By TA News Bureau:

The global market for speciality tyres for use in the agricultural, mining and infrastructure sectors is poised to grow further on the back of general economic growth. A World Bank analysis shows that in advanced economies the growth is expected to be 2.2 per cent this year before moderating at 2 per cent next year. But in emerging market and developing economies the overall growth is projected to strengthen to 4.5 per cent this year before reaching 4.7 per cent in 2019. The economic expansion will be driven by investment in infrastructure, construction, mining and agriculture, the key sectors where OTRs tyres are in demand

The demand for OTR tyres remains buoyant as the world economy picks up the pace of growth. In the Asia-Pacific region, one of the world’s fastest growing automotive markets, the economic uptick will be higher. This will further push the acceleration in OTR demand with its market touching $15.72 billion by 2022.
Out of the total global tyre market valued at $193 billion, the speciality tyre segment makes up about $40 billion, which includes agricultural, mining, industrial and off-road tyres. Growth forecasts on OTR demand are made by the projected increase in demand, particularly in the agriculture and industrial sectors. This will also impact OEM and aftermarket demand.
OTR tyres come in two types, bias ply and radial with the latter becoming more acceptable and showing significant growth impulses. Radial tyres are gaining more market share because they offer more flex under heavy loads on rough terrains where they are deployed. Radials also offer lower fuel consumption, longer tread life, and better traction.
OTR makers, who keep an eye on market trends, ensure that their production line is kept flexible enough to cater to the varying specific demands of the customers in the OEM and aftermarket segments. They try to minimise the time to market according to the demand pattern for specific kinds of tyres.
China and India are expected to see significant growth in OTR demand in the light of rapid industrialisation and expansion of agriculture. As the twin sectors continue to report growth, there is a concomitant increase in investments in infrastructure, particularly roads and railways.
Following the rising demand for OTRs, manufacturers are increasingly investing in R&D to develop new tread designs and compounds in line with specific demands. Most OTR manufacturers are pouring more money into R&D in order not to fall behind the competition. They are also putting in efforts in brand building through advertisement campaigns and sponsorship of events, including sports.

Circular economy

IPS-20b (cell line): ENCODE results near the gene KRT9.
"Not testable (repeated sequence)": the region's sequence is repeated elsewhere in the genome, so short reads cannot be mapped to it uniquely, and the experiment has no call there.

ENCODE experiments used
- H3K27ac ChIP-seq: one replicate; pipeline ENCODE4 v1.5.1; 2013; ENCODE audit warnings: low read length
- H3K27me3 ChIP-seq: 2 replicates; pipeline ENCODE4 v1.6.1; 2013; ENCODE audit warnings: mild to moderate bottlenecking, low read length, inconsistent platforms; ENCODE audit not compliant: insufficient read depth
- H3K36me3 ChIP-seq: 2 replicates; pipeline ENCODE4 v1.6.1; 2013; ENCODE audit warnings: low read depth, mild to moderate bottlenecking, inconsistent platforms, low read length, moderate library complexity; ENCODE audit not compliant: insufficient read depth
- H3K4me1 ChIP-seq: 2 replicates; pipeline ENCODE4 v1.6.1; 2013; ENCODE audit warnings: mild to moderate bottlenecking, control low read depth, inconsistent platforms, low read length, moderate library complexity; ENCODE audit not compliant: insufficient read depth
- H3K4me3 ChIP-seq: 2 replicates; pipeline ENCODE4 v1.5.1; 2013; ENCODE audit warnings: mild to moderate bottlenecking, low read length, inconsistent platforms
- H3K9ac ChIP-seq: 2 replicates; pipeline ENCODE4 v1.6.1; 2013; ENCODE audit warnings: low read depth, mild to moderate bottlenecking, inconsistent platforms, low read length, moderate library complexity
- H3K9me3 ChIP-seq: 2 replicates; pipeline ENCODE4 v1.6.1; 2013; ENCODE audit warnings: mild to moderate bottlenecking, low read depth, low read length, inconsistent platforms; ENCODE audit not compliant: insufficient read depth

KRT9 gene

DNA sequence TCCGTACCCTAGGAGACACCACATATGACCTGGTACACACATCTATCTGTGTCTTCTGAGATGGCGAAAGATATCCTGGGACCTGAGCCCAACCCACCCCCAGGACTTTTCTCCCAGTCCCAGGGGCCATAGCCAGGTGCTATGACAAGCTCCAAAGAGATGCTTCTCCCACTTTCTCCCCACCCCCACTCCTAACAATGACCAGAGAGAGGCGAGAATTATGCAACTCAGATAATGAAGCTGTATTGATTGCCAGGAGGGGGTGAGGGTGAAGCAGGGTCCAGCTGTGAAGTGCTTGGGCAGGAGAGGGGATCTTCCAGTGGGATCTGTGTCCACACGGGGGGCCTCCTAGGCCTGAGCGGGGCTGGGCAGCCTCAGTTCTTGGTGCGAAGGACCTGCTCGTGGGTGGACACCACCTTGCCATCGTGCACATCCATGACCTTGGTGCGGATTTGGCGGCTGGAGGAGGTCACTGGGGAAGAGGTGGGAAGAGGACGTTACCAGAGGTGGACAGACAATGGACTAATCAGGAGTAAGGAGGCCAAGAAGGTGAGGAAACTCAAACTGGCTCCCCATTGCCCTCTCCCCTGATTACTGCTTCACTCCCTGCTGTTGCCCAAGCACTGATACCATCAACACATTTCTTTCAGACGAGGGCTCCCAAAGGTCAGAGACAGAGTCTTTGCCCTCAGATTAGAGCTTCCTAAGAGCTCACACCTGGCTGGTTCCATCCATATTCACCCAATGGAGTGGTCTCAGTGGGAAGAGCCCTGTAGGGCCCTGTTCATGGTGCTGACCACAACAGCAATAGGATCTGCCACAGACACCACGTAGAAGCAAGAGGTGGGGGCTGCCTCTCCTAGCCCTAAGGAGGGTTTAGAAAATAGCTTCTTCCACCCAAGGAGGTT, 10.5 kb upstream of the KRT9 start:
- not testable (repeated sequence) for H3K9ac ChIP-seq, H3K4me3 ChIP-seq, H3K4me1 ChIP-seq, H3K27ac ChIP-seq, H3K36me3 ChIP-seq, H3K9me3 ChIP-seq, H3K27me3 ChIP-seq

Another factor that needs to be noted is the impact of retreading on the OTR market. Technological advancements in retreading are giving a much greater lease of life to OTR tyres which are getting retreaded. They are considered a cost-effective way to competitively sustain the tyre assets, particularly by mining companies.
OTR is a major sector where natural rubber is in greater demand. The impact of NR prices often hits the bottom lines of OTR makers. In the past few years, rubber prices have been fluctuating. In India there is a noticeable gap in supply and demand, which is set to widen following drop in rubber production because of heavy rains and floods.
Manufacturers are aware of the mounting competition and they are emphasising ways to press down costs. Besides this, they are also keeping an eye on the complexity of customer requirements. Most companies have specially trained representatives who are made available in the field. They are tasked to check whether the OTR is being handled by trained people to ensure safety. Companies that offer better services, including maintenance, are able to strengthen their market hold.
Tyre engineers are also reviewing ways to recycle OTR tyre assets. Various processes are available now that include reclaiming of rubber, oil and steel. Many companies are committed to circular economy with the agenda to derive ‘wealth from waste’.
It is said that a 59.00R63 mining tyre processed using a proprietary technology could produce 1,890 litres of renewable blend oil, 180 kg of carbon black and 900 kgs of steel. Besides retreading, resource recovery from end-of-life is a priority while managing tyre assets.
China and India will be growth drivers of the OTR market with the agricultural, mining and infrastructure construction sector forming the major demand areas. As part of tyre asset management, customers will go for retreads to sustain their activities as they are preferred over replacement because of the cost factor.
As the wheels of economic development move forward so will the demand for OTR tyres.

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